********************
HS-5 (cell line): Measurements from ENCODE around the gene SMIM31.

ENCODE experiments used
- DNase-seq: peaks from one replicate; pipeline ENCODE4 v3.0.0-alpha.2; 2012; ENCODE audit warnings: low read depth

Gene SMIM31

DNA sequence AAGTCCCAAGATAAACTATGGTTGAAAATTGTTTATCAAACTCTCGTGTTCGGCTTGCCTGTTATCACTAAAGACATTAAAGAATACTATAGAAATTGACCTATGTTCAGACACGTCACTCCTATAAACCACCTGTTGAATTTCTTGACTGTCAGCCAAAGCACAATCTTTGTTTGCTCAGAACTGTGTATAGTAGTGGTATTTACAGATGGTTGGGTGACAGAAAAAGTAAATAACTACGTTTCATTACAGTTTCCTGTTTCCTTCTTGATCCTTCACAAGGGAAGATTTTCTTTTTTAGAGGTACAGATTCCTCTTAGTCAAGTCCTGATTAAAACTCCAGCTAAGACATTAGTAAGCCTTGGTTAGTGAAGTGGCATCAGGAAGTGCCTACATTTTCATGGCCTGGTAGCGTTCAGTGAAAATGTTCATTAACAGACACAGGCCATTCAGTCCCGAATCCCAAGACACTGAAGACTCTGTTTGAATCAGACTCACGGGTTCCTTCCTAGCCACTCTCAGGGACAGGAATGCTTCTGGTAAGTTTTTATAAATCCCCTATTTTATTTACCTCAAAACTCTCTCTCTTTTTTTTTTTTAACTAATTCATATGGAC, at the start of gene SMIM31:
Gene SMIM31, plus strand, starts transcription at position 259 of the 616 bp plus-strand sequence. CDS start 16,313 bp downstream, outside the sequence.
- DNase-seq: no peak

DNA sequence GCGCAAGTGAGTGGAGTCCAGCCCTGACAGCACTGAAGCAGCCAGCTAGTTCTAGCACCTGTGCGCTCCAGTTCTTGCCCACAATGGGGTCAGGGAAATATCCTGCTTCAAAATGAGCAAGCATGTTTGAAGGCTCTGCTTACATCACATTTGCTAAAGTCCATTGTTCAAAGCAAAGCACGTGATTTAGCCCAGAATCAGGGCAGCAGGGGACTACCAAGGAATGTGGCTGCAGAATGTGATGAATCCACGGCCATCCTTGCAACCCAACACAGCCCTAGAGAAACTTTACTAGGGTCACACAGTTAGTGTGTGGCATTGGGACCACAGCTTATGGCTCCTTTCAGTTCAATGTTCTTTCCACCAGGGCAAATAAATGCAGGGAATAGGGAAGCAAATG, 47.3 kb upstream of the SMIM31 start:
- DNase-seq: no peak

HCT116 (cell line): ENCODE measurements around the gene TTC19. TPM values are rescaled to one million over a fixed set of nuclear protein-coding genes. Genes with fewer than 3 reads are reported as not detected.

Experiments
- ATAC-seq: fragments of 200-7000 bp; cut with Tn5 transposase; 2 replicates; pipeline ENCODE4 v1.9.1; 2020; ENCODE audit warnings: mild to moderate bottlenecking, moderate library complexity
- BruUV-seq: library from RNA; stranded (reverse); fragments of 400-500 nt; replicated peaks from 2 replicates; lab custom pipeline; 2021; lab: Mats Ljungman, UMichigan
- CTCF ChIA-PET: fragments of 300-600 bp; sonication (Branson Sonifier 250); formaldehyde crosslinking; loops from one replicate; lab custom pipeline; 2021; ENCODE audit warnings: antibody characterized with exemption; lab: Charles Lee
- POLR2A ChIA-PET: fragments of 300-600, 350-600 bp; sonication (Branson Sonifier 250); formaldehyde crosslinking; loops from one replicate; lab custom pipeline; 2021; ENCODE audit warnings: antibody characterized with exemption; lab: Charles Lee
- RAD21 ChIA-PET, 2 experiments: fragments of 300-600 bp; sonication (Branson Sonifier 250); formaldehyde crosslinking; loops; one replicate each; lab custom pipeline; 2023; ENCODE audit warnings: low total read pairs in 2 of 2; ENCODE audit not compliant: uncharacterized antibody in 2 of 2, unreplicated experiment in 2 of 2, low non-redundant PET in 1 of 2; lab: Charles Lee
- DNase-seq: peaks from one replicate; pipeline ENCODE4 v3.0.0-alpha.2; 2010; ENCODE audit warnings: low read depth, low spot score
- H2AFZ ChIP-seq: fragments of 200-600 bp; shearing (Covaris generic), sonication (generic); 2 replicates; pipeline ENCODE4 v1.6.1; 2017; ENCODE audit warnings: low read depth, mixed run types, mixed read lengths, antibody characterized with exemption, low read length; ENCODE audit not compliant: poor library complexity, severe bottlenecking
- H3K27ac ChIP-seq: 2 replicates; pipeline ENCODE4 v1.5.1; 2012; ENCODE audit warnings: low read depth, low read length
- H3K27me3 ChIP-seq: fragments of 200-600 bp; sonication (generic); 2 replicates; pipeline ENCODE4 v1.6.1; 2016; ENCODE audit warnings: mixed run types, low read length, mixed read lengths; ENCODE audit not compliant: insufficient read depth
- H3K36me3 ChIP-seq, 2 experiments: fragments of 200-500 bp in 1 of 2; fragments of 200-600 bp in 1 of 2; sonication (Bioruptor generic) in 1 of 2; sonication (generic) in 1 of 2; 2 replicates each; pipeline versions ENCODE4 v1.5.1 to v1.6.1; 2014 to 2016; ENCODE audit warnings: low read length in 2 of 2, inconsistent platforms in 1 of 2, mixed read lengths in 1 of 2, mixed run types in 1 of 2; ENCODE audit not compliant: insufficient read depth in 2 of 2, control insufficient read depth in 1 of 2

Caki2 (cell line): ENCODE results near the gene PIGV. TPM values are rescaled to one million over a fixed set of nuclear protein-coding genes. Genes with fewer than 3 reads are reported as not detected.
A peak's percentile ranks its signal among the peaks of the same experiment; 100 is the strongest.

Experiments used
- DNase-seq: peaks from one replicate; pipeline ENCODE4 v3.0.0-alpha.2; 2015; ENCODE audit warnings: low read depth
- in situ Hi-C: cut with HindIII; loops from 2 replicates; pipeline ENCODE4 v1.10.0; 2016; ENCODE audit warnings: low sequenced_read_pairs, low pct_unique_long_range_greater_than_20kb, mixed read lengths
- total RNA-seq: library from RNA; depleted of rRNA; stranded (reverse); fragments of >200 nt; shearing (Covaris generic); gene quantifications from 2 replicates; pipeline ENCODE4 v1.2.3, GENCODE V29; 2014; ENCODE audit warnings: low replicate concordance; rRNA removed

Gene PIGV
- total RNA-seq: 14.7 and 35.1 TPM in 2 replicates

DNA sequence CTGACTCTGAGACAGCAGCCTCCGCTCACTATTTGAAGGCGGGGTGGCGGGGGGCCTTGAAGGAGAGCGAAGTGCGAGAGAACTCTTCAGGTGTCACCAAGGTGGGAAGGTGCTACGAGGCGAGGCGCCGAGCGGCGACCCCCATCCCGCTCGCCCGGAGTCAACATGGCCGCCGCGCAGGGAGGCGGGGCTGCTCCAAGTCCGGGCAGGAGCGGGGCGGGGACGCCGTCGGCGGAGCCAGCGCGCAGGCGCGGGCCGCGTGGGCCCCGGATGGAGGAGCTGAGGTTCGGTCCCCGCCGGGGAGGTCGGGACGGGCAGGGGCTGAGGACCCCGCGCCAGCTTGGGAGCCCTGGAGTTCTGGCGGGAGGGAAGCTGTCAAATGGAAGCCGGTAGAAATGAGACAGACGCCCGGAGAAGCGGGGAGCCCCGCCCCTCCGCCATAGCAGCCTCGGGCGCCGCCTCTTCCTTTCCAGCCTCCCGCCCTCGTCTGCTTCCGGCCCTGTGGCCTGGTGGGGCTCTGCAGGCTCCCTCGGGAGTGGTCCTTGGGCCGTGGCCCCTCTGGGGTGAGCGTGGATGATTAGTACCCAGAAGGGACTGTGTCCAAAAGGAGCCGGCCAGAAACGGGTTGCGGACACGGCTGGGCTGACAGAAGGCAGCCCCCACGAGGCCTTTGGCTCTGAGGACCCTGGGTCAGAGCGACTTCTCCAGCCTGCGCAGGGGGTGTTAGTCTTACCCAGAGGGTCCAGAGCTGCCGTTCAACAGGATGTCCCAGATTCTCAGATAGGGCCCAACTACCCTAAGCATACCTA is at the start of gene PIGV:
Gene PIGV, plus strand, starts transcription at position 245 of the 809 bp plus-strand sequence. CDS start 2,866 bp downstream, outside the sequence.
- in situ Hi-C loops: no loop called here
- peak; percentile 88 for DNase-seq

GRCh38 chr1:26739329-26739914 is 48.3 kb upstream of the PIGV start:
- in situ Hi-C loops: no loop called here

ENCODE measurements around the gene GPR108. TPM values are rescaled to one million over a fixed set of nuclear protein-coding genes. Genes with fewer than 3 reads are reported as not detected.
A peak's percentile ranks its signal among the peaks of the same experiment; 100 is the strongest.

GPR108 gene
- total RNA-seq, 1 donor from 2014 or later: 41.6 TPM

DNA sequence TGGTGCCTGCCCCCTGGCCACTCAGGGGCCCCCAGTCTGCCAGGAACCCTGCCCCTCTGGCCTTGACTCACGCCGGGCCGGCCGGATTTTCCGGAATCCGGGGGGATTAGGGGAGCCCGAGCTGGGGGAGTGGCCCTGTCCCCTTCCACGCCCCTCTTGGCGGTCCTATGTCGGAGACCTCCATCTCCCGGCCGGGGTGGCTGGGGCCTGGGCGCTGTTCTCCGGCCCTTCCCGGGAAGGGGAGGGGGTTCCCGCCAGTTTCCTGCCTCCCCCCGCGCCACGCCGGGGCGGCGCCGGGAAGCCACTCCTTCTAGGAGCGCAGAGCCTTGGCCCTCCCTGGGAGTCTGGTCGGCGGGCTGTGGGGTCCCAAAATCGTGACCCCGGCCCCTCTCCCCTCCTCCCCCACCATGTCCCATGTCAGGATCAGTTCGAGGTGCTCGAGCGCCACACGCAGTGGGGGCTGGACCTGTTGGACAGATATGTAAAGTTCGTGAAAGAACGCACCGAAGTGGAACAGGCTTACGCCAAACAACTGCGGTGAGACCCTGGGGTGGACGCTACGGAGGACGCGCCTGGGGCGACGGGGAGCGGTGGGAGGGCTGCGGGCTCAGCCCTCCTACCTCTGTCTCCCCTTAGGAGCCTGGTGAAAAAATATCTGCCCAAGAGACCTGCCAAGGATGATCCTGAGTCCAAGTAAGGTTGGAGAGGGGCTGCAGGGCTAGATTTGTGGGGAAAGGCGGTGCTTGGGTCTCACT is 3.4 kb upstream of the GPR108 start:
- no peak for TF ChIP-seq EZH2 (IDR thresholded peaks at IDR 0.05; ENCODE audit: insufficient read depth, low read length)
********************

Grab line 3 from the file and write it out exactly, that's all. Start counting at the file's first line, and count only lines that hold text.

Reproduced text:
- DNase-seq: peaks from one replicate; pipeline ENCODE4 v3.0.0-alpha.2; 2012; ENCODE audit warnings: low read depth